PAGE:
Remember This Guy? (I’ll Be Back)


Woke up today feeling much, much better. The neutropenia probably hit its nadir yesterday, and it was a pretty grueling day. While the nastier side effects of this last cycle were milder than the first, this treatment is more immunosuppressive, and yesterday it felt like I had cement coarsing through my veins. Getting off the couch had to be done in stages: the sit up, the feet to the floor, the stagger to wherever (repeat, return to couch). It wasn’t much fun.

After I got out of the shower last night I opened the drawer where I keep my brush, hoping to comb my hair. Then I looked in the mirror only to see a lollipop-less Kojak staring back at me.

Oops.

I know I’ll get my hair back along with my health, but I do miss my mane. I’ve noticed that I must have had a habit to run my hand through my hair, because I periodically do that now, and all that happens is I irritate my scalp.

Maybe for now I’ll wear this Donald Trump weave to protect my dome…

Thanks, Mom


With our first child on the way, my heart breaks for any parent who has to see their child sick. While with the exception of chemo- and antibiotic-induced nauseau and vomiting, lymphoma has never actually made me feel ill, which made the time from diagnosis until treatment a lot easier for everyone involved. But for now, not quite myself in the chemo’s wake, I know that it is especially hard for my parents to see me bald, a little skinny, and a little slow on the draw.

For my parents, having immigrated to the sunnier confines of South Florida during the Great Pastrami Migration of 1991, and for Jacqui’s parents, who, before Jacqui and I met, moved to Florida during the 2001 Shuffleboard Rebellion, not being close by is rough.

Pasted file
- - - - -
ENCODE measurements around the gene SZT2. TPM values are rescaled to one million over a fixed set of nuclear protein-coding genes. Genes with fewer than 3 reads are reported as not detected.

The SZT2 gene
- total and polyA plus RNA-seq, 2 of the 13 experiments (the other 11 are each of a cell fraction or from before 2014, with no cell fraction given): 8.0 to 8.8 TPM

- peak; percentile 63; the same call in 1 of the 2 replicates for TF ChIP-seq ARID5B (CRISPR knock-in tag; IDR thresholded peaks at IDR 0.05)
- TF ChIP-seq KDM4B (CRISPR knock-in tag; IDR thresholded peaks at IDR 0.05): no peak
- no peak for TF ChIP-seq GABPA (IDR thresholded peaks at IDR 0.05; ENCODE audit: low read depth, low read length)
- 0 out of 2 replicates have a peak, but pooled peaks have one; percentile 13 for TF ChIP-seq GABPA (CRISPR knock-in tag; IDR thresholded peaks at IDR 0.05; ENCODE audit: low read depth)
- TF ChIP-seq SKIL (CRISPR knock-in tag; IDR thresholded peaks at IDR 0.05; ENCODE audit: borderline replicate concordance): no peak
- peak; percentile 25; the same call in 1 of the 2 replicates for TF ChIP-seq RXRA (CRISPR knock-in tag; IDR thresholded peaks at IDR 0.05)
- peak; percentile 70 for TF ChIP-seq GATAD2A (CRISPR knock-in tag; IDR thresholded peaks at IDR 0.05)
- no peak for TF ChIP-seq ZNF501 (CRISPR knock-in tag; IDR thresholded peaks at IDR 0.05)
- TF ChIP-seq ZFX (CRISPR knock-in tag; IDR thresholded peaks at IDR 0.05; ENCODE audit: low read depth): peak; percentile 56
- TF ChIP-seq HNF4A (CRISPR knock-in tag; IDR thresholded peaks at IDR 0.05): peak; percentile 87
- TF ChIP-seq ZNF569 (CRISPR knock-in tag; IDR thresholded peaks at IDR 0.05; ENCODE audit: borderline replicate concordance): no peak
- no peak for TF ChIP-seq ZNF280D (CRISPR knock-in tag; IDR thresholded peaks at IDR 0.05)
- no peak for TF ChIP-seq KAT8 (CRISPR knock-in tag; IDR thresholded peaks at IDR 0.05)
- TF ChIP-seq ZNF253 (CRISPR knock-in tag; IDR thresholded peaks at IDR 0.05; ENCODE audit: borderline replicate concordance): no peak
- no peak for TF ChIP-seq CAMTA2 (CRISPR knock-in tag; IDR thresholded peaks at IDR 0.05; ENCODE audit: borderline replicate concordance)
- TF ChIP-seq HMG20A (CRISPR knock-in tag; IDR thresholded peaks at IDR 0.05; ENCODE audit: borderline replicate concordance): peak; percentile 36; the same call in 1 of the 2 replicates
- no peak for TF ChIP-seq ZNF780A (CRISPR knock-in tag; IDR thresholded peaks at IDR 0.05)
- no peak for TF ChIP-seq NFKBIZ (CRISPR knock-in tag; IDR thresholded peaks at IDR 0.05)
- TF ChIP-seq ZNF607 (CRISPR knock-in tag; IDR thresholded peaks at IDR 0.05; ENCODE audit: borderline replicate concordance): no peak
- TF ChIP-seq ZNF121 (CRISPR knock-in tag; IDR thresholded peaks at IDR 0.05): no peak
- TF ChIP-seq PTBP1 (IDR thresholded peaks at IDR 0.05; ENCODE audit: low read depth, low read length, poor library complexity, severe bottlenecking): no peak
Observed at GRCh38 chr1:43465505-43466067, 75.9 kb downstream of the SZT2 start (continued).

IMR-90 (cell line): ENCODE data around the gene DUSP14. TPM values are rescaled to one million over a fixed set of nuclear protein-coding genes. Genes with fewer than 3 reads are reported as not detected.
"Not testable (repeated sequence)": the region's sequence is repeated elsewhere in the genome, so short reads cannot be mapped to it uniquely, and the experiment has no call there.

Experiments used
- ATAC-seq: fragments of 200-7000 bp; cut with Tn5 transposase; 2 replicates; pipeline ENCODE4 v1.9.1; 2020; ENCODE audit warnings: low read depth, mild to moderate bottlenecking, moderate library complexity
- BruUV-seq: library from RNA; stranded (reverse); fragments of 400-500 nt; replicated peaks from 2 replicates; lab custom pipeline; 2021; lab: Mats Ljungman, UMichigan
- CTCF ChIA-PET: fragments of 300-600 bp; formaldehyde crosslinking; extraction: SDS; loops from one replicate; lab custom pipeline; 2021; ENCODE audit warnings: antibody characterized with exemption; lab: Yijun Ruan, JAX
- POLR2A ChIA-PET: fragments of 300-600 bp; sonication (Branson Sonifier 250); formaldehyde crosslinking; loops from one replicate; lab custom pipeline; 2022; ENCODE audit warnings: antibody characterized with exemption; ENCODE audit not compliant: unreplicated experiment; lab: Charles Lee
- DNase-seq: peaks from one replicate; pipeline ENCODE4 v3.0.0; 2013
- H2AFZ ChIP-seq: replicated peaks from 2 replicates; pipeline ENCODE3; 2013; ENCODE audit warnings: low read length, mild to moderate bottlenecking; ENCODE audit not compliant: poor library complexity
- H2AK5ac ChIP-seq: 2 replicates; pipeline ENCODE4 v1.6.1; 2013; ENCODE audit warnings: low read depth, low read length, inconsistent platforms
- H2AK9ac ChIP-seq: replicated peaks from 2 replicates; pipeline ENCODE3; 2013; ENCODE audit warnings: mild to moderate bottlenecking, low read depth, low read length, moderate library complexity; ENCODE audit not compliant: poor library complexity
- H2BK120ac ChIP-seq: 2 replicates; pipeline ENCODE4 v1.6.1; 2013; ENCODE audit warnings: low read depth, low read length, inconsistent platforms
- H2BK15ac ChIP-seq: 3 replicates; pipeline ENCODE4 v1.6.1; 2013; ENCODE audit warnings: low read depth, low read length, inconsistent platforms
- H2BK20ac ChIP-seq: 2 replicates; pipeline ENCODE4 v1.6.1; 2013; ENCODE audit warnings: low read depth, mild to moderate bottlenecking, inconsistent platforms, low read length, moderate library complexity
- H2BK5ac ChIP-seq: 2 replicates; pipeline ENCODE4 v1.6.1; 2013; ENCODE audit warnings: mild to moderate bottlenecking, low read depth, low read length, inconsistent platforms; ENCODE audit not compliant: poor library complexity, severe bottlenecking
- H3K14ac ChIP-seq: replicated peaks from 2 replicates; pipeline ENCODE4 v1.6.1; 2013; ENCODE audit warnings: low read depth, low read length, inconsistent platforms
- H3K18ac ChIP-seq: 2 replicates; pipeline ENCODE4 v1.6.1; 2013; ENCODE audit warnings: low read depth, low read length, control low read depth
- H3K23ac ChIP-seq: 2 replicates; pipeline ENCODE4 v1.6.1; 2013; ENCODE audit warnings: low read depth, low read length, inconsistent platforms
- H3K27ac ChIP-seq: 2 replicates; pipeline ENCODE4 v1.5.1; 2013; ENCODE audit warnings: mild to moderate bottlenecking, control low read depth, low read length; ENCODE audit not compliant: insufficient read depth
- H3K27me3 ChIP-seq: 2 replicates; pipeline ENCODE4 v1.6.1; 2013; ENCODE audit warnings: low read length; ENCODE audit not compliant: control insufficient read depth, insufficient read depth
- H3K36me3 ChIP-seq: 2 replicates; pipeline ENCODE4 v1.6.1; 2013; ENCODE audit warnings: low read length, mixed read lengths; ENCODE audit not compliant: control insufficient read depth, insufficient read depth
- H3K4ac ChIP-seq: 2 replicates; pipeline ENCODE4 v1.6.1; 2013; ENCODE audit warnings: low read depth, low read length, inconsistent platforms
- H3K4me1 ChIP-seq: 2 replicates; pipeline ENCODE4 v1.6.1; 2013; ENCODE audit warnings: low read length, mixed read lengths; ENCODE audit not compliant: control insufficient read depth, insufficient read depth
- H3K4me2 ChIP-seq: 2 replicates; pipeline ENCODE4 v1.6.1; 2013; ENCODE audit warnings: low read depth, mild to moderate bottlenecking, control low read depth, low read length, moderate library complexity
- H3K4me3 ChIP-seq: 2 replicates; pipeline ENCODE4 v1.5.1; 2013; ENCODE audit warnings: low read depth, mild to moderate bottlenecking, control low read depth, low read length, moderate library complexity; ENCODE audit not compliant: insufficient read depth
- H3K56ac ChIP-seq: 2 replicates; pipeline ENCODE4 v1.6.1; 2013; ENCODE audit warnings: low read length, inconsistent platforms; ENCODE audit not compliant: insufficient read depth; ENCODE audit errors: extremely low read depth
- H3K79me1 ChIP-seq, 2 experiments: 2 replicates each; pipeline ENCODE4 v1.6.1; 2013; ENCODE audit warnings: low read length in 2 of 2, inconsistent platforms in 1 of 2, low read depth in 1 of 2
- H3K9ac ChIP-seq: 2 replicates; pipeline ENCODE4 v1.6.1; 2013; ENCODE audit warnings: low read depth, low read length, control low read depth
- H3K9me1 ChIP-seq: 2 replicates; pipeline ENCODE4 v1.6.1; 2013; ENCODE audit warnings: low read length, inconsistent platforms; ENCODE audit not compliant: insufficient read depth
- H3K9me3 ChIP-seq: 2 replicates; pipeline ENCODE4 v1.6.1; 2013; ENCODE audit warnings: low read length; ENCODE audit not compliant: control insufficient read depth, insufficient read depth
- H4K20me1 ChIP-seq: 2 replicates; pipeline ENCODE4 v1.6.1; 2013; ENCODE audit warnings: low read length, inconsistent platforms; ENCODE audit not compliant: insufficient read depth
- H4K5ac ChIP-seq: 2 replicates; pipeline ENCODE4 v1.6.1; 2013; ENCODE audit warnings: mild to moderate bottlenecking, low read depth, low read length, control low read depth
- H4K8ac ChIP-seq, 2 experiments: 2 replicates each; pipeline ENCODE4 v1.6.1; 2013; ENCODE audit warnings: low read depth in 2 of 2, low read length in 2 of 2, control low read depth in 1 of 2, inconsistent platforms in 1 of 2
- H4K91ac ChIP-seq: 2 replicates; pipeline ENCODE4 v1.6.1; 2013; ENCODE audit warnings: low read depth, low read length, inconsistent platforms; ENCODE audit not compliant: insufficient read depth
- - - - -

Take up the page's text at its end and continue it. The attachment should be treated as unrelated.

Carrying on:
But for my mom especially, the idea of seeing her son go through hell to get better, having already shephered my dad through the same (he is also a cancer survivor), must really suck. My mom’s confidence in my treatment outcome, her support to Jacqui, Otis, I during this time, and her seemingly effortless ability to clean an entire home in what seems like minutes (in her sleep), has been invaluable to us. It even offsets the time in the hospital a few weeks back when she aggravated me to no end by insisting that my IV was dripping too fast.

So thanks, Mom. And hang in there.

I may lose a few more pounds before this is over, but not only will I be de-lymphomatized in a few months, you’ll also have a grandchild.

Freedom and Abandon

It is a gorgeous day in Philadelphia, and all I want to do is go for a long run along the Skuykill. With my blood count diving by the hour, I don’t think I’d get very far. Otis and I just went for a few laps around the block, and that was about all I could handle. But by early next week I’ll be back in the gym, falling asleep on the stationary bike.

Last night Jacqui and I attended the inaugural meeting of the Lymphoma Research Foundation’s brand-spanking-new Delaware Valley/Philadelphia Chapter. It felt liberating getting out of the house, and even better doing it for a great cause.